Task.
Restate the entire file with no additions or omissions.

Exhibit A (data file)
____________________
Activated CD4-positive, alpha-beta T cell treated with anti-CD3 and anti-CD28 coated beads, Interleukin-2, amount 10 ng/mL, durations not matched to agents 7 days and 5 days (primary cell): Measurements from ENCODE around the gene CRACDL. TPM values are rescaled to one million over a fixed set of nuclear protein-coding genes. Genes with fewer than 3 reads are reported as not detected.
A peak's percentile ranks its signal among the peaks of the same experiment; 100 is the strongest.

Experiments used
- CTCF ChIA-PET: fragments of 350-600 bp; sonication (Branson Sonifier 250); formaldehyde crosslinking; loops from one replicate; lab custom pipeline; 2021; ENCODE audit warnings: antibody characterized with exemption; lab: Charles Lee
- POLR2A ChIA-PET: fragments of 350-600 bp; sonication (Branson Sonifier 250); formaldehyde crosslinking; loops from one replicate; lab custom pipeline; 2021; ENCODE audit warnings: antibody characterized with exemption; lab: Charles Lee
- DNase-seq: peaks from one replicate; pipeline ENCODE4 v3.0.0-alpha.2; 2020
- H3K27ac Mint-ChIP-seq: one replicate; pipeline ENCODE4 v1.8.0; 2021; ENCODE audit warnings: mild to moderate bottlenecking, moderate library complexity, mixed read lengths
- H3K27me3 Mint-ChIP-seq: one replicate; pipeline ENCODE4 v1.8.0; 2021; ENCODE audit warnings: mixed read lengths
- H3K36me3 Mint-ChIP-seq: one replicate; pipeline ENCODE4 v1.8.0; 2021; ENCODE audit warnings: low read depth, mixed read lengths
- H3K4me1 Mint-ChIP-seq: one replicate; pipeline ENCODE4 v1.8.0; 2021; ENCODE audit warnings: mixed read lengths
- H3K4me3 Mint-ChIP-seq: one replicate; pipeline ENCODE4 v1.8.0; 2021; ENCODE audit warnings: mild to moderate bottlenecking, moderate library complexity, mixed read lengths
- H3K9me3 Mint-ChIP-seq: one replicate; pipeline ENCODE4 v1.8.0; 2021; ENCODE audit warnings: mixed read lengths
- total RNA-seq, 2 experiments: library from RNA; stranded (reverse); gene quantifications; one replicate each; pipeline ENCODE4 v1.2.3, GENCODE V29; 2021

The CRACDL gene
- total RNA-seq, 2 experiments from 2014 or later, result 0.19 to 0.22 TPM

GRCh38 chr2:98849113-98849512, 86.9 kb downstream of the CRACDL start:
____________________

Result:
Activated CD4-positive, alpha-beta T cell treated with anti-CD3 and anti-CD28 coated beads, Interleukin-2, amount 10 ng/mL, durations not matched to agents 7 days and 5 days (primary cell): Measurements from ENCODE around the gene CRACDL. TPM values are rescaled to one million over a fixed set of nuclear protein-coding genes. Genes with fewer than 3 reads are reported as not detected.
A peak's percentile ranks its signal among the peaks of the same experiment; 100 is the strongest.

Experiments used
- CTCF ChIA-PET: fragments of 350-600 bp; sonication (Branson Sonifier 250); formaldehyde crosslinking; loops from one replicate; lab custom pipeline; 2021; ENCODE audit warnings: antibody characterized with exemption; lab: Charles Lee
- POLR2A ChIA-PET: fragments of 350-600 bp; sonication (Branson Sonifier 250); formaldehyde crosslinking; loops from one replicate; lab custom pipeline; 2021; ENCODE audit warnings: antibody characterized with exemption; lab: Charles Lee
- DNase-seq: peaks from one replicate; pipeline ENCODE4 v3.0.0-alpha.2; 2020
- H3K27ac Mint-ChIP-seq: one replicate; pipeline ENCODE4 v1.8.0; 2021; ENCODE audit warnings: mild to moderate bottlenecking, moderate library complexity, mixed read lengths
- H3K27me3 Mint-ChIP-seq: one replicate; pipeline ENCODE4 v1.8.0; 2021; ENCODE audit warnings: mixed read lengths
- H3K36me3 Mint-ChIP-seq: one replicate; pipeline ENCODE4 v1.8.0; 2021; ENCODE audit warnings: low read depth, mixed read lengths
- H3K4me1 Mint-ChIP-seq: one replicate; pipeline ENCODE4 v1.8.0; 2021; ENCODE audit warnings: mixed read lengths
- H3K4me3 Mint-ChIP-seq: one replicate; pipeline ENCODE4 v1.8.0; 2021; ENCODE audit warnings: mild to moderate bottlenecking, moderate library complexity, mixed read lengths
- H3K9me3 Mint-ChIP-seq: one replicate; pipeline ENCODE4 v1.8.0; 2021; ENCODE audit warnings: mixed read lengths
- total RNA-seq, 2 experiments: library from RNA; stranded (reverse); gene quantifications; one replicate each; pipeline ENCODE4 v1.2.3, GENCODE V29; 2021

The CRACDL gene
- total RNA-seq, 2 experiments from 2014 or later, result 0.19 to 0.22 TPM

GRCh38 chr2:98849113-98849512, 86.9 kb downstream of the CRACDL start: